Nasscom, Japan join hands to match startups and tech firms with VCs

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Industry body National Association of Software and Services Companies (Nasscom) and the Japan External Trade Organisation (JETRO) have teamed up to bring more startups and technology firms in contact with venture capitalists and strategic partners from Japan. 

Nasscom, in line with its effort to cover more markets, has taken the the first steps towards facilitating contact between Indian and Japanese firms, and three startups have already received funding as part of the first round of interactions held last September. 

In India, earlier this month for a roadshow in Delhi and Mumbai, JETRO is aiming to identify and create more business opportunities for Japan in India, as part of the Japanese government’s initiative to bring more investments into the country. 

"We started (working with Nasscom) in 2014 or 2015. The initial idea of the partnership was to enhance Indian digital players like TCS, Wipro, Infosys and others, (and) to promote them to Japan's market. There is the Japanese promotion programme, keen to expand the bsuiness base in Japan," said Kazuya Nakajo, Executive Vice President, JETRO. 

Nasscom has been looking to expand into more markets to reduce its overdependence on US and UK, which together make up more than 70 per cent of its exports, as of last financial year. A part of this initiative is the Sino-Indian Digital Collaboration Opportunity Plaza (SIDCOP), a partnership between Nasscom and Chinese municipal governments, aimed at bringing Indian IT companies and Chinese enterprises closer on a digital platform.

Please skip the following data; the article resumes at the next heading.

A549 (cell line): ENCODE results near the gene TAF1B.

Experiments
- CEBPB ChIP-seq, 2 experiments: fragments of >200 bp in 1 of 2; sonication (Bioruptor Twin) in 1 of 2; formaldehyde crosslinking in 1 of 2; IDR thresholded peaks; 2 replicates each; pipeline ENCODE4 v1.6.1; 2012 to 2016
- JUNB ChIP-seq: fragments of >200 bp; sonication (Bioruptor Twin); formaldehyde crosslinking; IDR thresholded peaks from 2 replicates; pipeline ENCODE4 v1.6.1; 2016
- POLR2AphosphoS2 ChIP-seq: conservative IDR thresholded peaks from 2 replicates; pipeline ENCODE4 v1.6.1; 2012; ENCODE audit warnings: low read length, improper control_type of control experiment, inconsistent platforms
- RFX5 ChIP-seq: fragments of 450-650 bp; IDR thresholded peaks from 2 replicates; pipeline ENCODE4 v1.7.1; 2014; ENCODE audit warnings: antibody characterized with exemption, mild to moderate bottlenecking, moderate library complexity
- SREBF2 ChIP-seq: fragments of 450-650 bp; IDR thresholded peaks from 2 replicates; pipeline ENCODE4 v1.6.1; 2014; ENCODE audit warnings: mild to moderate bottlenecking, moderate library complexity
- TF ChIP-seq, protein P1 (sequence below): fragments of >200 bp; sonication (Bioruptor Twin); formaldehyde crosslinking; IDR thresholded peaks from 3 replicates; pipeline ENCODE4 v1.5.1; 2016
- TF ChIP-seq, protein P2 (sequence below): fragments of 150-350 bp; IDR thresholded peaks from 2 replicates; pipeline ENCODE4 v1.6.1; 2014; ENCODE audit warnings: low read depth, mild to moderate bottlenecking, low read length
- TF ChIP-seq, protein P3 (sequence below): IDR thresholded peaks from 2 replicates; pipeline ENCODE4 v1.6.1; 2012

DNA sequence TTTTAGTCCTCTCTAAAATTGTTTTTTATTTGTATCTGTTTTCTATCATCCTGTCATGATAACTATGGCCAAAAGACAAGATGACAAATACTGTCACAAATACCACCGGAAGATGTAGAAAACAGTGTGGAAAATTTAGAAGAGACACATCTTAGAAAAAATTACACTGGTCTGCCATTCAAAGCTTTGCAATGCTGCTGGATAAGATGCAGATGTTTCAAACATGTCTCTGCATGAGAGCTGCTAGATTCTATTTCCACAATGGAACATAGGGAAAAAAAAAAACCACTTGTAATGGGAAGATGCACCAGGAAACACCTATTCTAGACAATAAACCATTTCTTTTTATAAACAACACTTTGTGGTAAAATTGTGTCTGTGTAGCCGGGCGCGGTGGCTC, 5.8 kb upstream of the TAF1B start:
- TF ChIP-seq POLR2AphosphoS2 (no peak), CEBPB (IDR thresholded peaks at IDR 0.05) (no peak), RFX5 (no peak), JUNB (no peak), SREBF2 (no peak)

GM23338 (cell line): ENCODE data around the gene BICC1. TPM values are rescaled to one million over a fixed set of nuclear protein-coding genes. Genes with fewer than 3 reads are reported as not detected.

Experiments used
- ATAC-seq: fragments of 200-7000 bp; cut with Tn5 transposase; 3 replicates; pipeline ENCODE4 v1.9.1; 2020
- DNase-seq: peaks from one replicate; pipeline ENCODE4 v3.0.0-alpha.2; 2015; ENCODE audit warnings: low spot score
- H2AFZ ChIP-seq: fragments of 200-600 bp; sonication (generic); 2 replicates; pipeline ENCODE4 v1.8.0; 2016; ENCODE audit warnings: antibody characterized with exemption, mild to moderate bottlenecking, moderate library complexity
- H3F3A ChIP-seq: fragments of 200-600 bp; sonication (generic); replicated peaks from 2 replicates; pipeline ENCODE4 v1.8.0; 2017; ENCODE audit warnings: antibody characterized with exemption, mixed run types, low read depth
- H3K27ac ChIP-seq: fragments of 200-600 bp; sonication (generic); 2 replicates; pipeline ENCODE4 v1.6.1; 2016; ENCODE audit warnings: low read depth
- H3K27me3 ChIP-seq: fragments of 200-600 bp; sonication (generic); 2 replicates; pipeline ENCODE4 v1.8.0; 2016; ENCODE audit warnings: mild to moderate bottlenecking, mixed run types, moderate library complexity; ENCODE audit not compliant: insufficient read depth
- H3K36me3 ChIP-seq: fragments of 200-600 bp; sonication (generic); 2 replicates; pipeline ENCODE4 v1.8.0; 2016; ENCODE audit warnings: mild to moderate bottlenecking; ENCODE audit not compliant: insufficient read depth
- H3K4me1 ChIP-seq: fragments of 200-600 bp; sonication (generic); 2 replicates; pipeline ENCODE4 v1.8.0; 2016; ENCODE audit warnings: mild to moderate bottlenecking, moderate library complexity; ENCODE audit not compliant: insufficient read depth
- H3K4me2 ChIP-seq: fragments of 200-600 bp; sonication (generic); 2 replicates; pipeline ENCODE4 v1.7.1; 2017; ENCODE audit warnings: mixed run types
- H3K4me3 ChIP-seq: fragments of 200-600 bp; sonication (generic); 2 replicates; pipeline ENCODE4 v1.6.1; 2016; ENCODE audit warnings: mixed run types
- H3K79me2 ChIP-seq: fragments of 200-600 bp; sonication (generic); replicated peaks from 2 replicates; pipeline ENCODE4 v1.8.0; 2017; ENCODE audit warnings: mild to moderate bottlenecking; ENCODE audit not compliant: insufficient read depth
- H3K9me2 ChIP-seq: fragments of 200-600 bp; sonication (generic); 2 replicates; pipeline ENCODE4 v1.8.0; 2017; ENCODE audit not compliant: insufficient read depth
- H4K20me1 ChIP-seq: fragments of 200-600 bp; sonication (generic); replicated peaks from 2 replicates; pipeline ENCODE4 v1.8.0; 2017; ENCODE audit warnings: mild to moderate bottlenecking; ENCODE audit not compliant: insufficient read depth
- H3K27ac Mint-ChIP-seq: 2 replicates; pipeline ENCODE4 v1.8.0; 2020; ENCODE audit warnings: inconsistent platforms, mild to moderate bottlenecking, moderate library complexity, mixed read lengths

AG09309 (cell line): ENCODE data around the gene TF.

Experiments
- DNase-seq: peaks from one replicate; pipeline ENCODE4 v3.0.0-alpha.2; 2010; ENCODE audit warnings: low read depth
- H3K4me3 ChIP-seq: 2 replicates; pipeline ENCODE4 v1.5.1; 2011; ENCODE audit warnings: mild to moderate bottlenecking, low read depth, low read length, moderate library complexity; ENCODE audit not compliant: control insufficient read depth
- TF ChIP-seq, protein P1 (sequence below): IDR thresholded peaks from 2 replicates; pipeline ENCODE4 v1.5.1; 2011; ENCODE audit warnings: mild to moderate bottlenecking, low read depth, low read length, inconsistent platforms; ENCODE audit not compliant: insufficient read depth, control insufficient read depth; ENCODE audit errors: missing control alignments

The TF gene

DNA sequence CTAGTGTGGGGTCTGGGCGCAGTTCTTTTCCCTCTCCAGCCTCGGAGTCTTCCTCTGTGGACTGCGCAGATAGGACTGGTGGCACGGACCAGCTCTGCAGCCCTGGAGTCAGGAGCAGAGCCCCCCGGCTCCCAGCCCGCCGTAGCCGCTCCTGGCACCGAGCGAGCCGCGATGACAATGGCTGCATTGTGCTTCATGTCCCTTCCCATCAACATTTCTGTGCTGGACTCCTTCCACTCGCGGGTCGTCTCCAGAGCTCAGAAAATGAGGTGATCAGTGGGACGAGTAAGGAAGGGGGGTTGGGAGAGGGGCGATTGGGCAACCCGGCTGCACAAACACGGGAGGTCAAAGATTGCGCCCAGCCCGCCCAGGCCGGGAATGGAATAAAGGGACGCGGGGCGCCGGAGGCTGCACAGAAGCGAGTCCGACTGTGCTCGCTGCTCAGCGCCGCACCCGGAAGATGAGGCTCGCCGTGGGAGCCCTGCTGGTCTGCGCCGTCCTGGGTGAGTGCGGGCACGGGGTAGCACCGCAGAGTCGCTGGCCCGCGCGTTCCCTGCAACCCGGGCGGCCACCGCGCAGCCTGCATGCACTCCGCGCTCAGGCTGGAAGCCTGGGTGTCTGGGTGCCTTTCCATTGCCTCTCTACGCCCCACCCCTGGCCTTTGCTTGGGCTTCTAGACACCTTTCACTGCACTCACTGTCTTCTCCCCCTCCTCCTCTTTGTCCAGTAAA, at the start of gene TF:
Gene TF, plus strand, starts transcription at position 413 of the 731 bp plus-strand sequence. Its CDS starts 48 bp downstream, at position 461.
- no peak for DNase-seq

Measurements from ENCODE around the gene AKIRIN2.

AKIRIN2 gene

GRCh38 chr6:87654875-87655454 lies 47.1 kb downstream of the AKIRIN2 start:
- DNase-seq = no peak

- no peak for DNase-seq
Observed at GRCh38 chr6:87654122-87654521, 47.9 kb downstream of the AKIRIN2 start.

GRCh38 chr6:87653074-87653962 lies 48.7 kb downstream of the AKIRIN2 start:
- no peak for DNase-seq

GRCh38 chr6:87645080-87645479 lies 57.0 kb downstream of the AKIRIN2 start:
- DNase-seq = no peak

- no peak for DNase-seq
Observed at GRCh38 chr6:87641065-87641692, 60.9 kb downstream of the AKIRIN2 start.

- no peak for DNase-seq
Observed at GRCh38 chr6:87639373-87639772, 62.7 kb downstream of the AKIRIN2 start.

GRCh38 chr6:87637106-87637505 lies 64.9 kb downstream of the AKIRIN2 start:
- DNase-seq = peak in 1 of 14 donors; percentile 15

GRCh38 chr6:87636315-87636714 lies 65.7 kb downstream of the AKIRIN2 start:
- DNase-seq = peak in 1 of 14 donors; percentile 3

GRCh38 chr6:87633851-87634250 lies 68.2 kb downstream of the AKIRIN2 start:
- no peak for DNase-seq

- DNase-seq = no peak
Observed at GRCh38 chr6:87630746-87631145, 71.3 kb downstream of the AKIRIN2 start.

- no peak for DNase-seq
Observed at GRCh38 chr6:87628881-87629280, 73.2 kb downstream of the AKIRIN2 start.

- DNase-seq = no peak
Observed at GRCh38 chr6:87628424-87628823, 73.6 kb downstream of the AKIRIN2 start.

For Japan, the going has been relatively slower because of the country's cultural issues. However, the country has been looking for alternative investment sources after its move to negative policy rates in 2016 failed to raise inflation expectations. It also faces increasing competition from China. 

“There are many complementarities & drivers for Japan-India digital partnership - Demographic trends & low interest rate in Japan, respective capabilities on the hardware and software side, growth markets in India to name a few. All these create a favourable environment for enhanced cooperation between both the ecosystems and lasting partnership especially at the startup level. Japanese businesses that are looking to own piece of innovative businesses today cannot ignore growing Indian startup ecosystem," said Gagan Sabharwal, Senior Director, Global Trade Development at Nasscom.

The Japanese business community is realising more and more that they need to interact with startups inside and outside Japan, said Nakano. "There is strong awareness that India is one of the source of all these talented personnel, technology startups and such with a strong capability for information technology," he added. 

In September last year, Nasscom and the Japan VC Network held a two-day start-up pitch session at Tokyo, which brought together 26 technology startups from India who traveled to the city. These startups presented their ideas in front of more than 125 Japanese Institutional Investors in a live pitch session, and three of these- Medikabazaar, BlowHorn and Bulk MRO- have already raised funds from Japanese investors. 

While Japan is opening up now, it has traditionally been wary of countries with low intellectual property protection. However, unlike China, India is a free and open market economy, and offers a much better track record in IP protection, which is increasing investor confidence in the country.


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